At a conference last month at the Hilton hotel in Jeddah, Saudi Arabia’s second-largest city, women mingled with men, took questions at corporate booths and forsook the head-to-toe black abayas that Saudi women traditionally wear in public. In March, the country’s largest bank in Jeddah appointed a woman as the chief executive of its investment banking unit and a month earlier, Somayya Jabarti became the first woman to run a major newspaper in the kingdom. Female unemployment has declined and women can now practice law. Despite these changes, “Saudi women are largely denied the right to be treated as full legal adults like their male counterparts. Sex segregation and the ban on women driving relegate them to second-class status,” says Human Rights Watch.
Read more via Bloomberg.
Yay! Slowly but surely
Killing a man at a wedding? What kind of monster would do such a thing?
Pharrell Williams covers GQ Magazine April 2014 issue
On Hillary Clinton:
"Let me tell you why Hillary’s going to win. Everywhere you go in this country, you have red and blue. You got the Democrats; you got the Republicans. You got the Bloods; you got the Crips. You know what else is red and blue? Blood. Blood is blue in your body until air hits it, and then it turns red. That means there’s unity. There’s gonna be unity. So when you think about a night where there’s late-night talk-show hosts and it’s mostly women, that’s a different world. Right? A world where 75 percent of the prime ministers and the presidents were women: that’s a different world. That’s gonna happen, and it’s gonna happen when Hillary wins. Because you know what? No matter how staunch of a supporter you are of no-abortion, whatever you are: you’re a woman, and there’s no way in the world you’re going to vote for somebody that’s going to try to tell you what to do with your body. Hillary’s gonna win. Listen, I’m reaching out to her right now. She’s gonna win.”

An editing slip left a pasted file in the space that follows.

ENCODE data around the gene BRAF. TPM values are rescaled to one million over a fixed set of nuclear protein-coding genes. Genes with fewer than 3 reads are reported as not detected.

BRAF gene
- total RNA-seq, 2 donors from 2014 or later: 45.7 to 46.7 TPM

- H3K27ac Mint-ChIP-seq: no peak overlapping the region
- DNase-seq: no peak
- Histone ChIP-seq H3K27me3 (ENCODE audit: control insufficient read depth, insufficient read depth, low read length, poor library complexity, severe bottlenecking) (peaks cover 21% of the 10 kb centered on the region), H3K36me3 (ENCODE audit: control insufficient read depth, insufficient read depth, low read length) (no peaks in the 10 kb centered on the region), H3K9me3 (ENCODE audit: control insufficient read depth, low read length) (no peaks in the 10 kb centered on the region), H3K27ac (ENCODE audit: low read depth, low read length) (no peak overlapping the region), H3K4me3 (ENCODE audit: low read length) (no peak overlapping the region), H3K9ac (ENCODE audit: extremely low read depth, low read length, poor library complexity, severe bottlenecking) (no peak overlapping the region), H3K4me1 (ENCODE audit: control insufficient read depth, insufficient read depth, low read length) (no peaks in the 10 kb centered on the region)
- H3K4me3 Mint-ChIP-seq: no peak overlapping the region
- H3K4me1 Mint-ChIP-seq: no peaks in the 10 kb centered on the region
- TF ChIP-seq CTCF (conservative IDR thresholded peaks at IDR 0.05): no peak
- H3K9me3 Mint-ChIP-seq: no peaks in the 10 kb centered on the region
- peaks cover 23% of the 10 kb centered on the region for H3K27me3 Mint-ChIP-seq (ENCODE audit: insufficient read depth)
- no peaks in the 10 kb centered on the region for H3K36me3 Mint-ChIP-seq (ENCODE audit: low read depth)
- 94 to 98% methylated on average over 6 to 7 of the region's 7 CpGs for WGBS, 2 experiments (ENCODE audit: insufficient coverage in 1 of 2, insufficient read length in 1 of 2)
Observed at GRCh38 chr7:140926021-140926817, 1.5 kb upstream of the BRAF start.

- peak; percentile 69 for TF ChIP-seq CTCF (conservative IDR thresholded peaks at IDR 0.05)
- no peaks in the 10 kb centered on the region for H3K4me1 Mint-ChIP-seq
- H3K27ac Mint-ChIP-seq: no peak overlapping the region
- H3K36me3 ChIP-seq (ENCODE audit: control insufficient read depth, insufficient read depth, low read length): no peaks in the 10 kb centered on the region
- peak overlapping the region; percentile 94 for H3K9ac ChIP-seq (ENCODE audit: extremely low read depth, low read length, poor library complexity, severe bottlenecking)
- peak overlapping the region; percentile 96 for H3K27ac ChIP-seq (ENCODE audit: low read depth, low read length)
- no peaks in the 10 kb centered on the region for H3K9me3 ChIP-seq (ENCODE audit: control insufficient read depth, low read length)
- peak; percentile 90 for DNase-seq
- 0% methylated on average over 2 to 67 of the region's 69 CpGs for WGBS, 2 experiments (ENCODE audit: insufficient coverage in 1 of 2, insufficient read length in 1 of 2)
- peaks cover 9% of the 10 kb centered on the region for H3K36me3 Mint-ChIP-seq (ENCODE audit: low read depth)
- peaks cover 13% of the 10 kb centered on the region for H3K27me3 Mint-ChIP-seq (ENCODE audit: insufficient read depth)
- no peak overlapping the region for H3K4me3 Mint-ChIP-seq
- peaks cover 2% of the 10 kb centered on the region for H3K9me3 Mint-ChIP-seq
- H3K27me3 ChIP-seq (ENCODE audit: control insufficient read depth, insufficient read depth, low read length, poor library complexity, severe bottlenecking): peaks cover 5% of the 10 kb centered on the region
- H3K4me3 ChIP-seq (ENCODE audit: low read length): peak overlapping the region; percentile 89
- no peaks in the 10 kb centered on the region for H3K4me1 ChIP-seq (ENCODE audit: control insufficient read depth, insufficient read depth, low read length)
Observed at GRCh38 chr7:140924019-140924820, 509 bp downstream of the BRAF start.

On the Tea Party:
"The Tea Party guys? The guys with the n***er jokes in 2014? They’re all trying to learn how to do the Dougie. Please. While their daughters are all twerking. Trust me: Miley tells me all the time. Not saying that about Billy Ray, but I’m saying Miley tells me all the time: all those little girls, all those girls with their Republican daddies, they’re twerkin’ somewhere listening to Jay Z and Beyoncé and doin’ the ‘Happy’ dance. And that’s black."
Read the full cover story here.
He makes me quiver
When I was seventeen and preparing to leave for university, my mother’s only brother saw fit to give me some advice.
“Just don’t be an idiot, kid,” he told me, “and don’t ever forget that boys and girls can never just be friends.”
I laughed and answered, “I’m not too worried. And I don’t really think all guys are like that.”
When I was eighteen and the third annual advent of the common cold was rolling through residence like a pestilent fog, a friend texted me asking if there was anything he could do to help.
I told him that if he could bring me up some vitamin water that would be great, if it wasn’t too much trouble.
That semester I learned that human skin cells replace themselves every three to five weeks. I hoped that in a month, maybe I’d stop feeling the echoes of his touch; maybe my new skin would feel cleaner.
It didn’t. But I stood by what I said. Not all guys are like that.
When I was nineteen and my roommate decided the only way to celebrate the end of midterms was to get wasted at a club, I humoured her.
Four drinks, countless leers and five hands up my skirt later, I informed her I was ready to leave.